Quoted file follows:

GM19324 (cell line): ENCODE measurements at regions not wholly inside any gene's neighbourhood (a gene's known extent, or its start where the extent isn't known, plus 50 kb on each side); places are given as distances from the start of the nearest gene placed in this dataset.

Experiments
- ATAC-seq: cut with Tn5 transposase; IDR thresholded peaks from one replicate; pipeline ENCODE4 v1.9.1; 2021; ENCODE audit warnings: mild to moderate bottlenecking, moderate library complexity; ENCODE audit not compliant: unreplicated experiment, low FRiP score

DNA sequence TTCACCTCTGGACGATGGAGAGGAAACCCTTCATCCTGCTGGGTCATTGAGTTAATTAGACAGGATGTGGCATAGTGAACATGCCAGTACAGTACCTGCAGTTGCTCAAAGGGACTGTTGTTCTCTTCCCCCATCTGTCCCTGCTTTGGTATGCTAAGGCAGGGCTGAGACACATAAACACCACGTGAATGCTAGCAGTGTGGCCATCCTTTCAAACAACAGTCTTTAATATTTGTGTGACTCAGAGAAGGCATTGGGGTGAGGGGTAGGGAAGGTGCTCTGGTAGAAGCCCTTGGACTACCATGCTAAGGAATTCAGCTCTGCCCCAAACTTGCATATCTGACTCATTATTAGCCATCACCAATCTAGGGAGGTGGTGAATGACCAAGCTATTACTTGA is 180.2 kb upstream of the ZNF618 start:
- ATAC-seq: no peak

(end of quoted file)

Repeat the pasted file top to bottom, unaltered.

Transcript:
GM19324 (cell line): ENCODE measurements at regions not wholly inside any gene's neighbourhood (a gene's known extent, or its start where the extent isn't known, plus 50 kb on each side); places are given as distances from the start of the nearest gene placed in this dataset.

Experiments
- ATAC-seq: cut with Tn5 transposase; IDR thresholded peaks from one replicate; pipeline ENCODE4 v1.9.1; 2021; ENCODE audit warnings: mild to moderate bottlenecking, moderate library complexity; ENCODE audit not compliant: unreplicated experiment, low FRiP score

DNA sequence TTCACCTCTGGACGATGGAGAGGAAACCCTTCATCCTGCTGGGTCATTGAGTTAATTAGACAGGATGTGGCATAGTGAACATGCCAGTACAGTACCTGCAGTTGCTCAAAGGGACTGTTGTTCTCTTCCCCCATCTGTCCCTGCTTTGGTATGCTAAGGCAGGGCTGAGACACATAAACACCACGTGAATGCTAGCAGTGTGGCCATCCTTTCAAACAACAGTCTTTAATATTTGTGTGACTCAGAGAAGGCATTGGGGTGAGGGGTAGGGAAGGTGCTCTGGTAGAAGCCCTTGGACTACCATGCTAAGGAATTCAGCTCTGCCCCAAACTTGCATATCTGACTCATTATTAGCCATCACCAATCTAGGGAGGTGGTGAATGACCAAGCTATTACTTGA is 180.2 kb upstream of the ZNF618 start:
- ATAC-seq: no peak